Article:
The Behavioral Neurology of White Matter (Second edition)

Author(s): Christopher Filley

Published by: Oxford University Press

Price: £72.00

No. of Pages: 448

ISBN Number: 9780199743261

Book reviewed by: Andrew J Larner

Filley’s contention, elucidated in many previous journal articles and summarised in this book, is that disorders of white matter may be associated with a neurobehavioural syndrome with prominent cognitive impairments, sometimes amounting to dementia, which is in many ways akin to, and yet different, from subcortical dementia.  The key features are cognitive slowing, executive dysfunction, impairment of sustained attention, impaired memory retrieval and visuospatial deficits. The relatively preserved functions are procedural memory and language (white matter integrity correlates with full-scale and performance, but not verbal, IQ), along with neuropsychiatric aspects (one might add the relative infrequency of epileptic seizures) and, unlike subcortical dementia, extrapyramidal function.  The macroconnectivity of white matter is essential for information transfer across the brain, and contrasts with information processing microconnectivity within the grey matter; together they form complementary parts of the brain “connectome”.

The brief first section examines the nature of white matter – myelin, saltatory impulse conduction, and the critical recent contributions of various neuroimaging modalities (MRS, MTI, DTI) in identifying white matter abnormalities (including in what was previously deemed “normal appearing white matter”).  Examples of cognitive impairment in specific white matter disorders are cited in the second section; these encompass genetic, demyelinating, infectious, inflammatory, toxic, metabolic, vascular, traumatic, neoplastic and hydrocephalic disorders of both paediatric and adult provenance.  The third section examines white matter in neurodegenerative diseases (including Alzheimer’s disease, for which a “myelin hypothesis” has been developed), focal neurobehavioural syndromes (e.g. amnesia, aphasia), neuropsychiatric and neurological features. There is a final summation from the connectionist perspective of the behavioural neurology of white matter.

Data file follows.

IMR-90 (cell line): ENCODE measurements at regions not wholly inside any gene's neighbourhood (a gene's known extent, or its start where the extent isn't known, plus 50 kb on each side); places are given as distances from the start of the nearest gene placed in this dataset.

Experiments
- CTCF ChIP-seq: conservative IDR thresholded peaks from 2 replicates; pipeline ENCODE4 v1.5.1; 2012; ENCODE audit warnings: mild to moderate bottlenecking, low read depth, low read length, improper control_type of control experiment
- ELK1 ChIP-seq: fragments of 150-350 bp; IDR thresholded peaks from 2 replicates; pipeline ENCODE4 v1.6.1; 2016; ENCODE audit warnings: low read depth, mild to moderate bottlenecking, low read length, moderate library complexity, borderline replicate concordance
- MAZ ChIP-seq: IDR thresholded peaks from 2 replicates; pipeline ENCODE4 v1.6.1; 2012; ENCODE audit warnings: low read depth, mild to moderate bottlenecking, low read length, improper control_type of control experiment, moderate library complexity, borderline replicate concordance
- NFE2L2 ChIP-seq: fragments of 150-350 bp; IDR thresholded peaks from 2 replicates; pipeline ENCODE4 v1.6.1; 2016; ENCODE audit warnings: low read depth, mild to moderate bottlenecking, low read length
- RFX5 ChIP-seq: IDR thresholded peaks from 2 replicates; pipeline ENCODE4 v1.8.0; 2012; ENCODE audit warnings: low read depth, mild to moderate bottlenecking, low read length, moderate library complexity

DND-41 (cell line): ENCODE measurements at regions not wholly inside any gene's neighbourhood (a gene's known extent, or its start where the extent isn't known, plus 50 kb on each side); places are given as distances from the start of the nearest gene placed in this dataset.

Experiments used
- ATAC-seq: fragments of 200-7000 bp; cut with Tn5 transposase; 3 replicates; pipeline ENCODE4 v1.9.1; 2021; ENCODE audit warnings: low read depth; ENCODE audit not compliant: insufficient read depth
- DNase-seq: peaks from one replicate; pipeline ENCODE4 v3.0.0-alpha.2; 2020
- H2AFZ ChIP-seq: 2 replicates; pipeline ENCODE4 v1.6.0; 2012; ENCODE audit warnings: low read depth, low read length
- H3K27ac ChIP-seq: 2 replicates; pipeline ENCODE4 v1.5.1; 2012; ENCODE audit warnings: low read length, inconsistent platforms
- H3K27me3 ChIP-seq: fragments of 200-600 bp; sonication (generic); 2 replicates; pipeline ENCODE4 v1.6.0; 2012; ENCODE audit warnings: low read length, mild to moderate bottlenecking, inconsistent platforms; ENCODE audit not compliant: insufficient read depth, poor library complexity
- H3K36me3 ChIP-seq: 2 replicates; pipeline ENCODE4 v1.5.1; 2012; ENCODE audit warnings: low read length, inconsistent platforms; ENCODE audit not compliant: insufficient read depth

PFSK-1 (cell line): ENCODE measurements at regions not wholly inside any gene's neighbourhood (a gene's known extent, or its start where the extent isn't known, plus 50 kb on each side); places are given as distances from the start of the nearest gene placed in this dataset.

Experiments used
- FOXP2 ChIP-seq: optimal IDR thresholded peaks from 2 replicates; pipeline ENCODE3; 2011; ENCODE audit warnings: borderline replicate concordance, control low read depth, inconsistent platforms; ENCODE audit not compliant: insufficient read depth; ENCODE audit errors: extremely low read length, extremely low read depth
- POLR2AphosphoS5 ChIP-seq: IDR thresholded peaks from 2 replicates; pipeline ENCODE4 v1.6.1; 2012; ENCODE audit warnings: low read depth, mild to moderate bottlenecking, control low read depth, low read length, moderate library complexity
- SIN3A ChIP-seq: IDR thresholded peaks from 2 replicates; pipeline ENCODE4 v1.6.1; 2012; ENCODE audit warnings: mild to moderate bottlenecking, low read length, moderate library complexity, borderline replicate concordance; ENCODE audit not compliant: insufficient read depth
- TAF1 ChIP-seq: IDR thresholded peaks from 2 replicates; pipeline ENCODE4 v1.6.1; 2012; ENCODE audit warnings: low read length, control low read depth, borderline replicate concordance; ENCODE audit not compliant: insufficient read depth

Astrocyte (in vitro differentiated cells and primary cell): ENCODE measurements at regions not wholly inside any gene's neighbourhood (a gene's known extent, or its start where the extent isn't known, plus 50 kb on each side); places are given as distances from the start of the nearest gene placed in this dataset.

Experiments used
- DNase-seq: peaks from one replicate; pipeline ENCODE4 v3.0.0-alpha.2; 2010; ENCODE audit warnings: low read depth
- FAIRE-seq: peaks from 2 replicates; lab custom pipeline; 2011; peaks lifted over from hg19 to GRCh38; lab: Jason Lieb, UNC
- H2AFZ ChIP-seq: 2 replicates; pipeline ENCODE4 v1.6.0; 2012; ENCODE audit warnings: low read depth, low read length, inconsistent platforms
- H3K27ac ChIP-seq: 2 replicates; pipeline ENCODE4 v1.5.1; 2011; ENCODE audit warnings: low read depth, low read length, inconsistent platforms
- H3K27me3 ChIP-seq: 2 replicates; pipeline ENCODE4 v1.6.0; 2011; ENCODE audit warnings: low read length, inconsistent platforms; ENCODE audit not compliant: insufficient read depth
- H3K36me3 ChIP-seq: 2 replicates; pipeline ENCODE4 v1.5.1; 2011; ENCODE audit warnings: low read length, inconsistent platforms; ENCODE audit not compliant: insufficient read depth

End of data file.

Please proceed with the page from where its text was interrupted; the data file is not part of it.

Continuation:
I must “fess up” and say that I never read the first edition of this book (published 2001), but I do not think the omission diminished my pleasure in reading this update.  Filley has a fluent writing style which carries the reader easily along. While more might have been said about some conditions (e.g. cerebral amyloid angiopathy) and the quality of some MR images left something to be desired (many dating from neuroimaging atlases of the 1980s and 1990s), this is a stimulating read – well crafted, and thoroughly recommended for anyone with an interest in cognitive disorders, white matter disorders, or both.